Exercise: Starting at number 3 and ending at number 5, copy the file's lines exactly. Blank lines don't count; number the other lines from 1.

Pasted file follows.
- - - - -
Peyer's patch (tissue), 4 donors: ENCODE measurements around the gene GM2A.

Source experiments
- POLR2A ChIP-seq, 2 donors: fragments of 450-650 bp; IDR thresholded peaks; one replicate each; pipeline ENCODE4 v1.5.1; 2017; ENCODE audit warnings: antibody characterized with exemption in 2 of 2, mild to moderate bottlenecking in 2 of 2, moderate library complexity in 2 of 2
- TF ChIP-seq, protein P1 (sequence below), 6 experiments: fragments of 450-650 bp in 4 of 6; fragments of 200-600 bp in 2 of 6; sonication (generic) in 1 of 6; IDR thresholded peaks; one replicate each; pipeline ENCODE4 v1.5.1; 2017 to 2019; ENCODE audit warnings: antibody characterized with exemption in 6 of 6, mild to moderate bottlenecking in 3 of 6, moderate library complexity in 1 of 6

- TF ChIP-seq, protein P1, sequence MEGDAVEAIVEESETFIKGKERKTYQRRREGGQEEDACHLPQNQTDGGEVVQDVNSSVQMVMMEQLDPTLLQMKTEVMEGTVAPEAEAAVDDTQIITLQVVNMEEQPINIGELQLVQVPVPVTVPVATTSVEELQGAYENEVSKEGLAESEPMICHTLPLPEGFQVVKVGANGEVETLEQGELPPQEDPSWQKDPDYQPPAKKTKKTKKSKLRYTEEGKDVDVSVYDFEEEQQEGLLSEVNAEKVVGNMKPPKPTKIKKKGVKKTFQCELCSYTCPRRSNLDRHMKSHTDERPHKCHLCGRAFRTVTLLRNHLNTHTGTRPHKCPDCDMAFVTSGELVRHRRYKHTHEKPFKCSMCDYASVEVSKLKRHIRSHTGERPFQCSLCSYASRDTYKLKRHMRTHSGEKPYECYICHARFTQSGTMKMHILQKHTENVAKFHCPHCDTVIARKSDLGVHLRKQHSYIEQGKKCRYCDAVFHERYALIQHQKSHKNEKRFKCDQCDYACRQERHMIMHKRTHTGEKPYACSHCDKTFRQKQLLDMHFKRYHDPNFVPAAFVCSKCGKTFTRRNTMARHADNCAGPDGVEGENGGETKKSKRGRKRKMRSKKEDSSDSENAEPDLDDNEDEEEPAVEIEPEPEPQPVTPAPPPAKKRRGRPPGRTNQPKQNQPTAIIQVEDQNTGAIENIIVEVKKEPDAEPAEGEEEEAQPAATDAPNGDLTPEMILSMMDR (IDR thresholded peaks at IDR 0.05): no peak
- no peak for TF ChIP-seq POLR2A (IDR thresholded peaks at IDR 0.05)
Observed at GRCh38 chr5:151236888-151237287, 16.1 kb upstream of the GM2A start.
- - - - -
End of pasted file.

- POLR2A ChIP-seq, 2 donors: fragments of 450-650 bp; IDR thresholded peaks; one replicate each; pipeline ENCODE4 v1.5.1; 2017; ENCODE audit warnings: antibody characterized with exemption in 2 of 2, mild to moderate bottlenecking in 2 of 2, moderate library complexity in 2 of 2
- TF ChIP-seq, protein P1 (sequence below), 6 experiments: fragments of 450-650 bp in 4 of 6; fragments of 200-600 bp in 2 of 6; sonication (generic) in 1 of 6; IDR thresholded peaks; one replicate each; pipeline ENCODE4 v1.5.1; 2017 to 2019; ENCODE audit warnings: antibody characterized with exemption in 6 of 6, mild to moderate bottlenecking in 3 of 6, moderate library complexity in 1 of 6

- TF ChIP-seq, protein P1, sequence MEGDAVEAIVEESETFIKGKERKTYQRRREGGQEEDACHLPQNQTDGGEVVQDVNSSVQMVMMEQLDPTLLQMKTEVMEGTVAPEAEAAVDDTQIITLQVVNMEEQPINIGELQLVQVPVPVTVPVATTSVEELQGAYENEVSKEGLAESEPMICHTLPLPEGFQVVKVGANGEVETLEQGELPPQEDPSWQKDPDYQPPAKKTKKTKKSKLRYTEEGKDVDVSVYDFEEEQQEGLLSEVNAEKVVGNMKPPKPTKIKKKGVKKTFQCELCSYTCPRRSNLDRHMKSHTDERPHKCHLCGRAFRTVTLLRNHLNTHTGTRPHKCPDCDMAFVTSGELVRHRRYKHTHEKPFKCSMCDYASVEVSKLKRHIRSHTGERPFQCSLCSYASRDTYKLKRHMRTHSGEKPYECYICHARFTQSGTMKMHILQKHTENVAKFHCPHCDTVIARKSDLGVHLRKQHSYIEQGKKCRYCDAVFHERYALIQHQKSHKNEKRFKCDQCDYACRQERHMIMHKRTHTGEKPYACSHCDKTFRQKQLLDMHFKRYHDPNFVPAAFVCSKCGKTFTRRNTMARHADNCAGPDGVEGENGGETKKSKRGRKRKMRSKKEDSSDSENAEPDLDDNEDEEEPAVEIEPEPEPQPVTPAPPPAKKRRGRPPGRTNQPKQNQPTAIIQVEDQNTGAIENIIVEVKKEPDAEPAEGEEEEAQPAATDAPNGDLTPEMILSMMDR (IDR thresholded peaks at IDR 0.05): no peak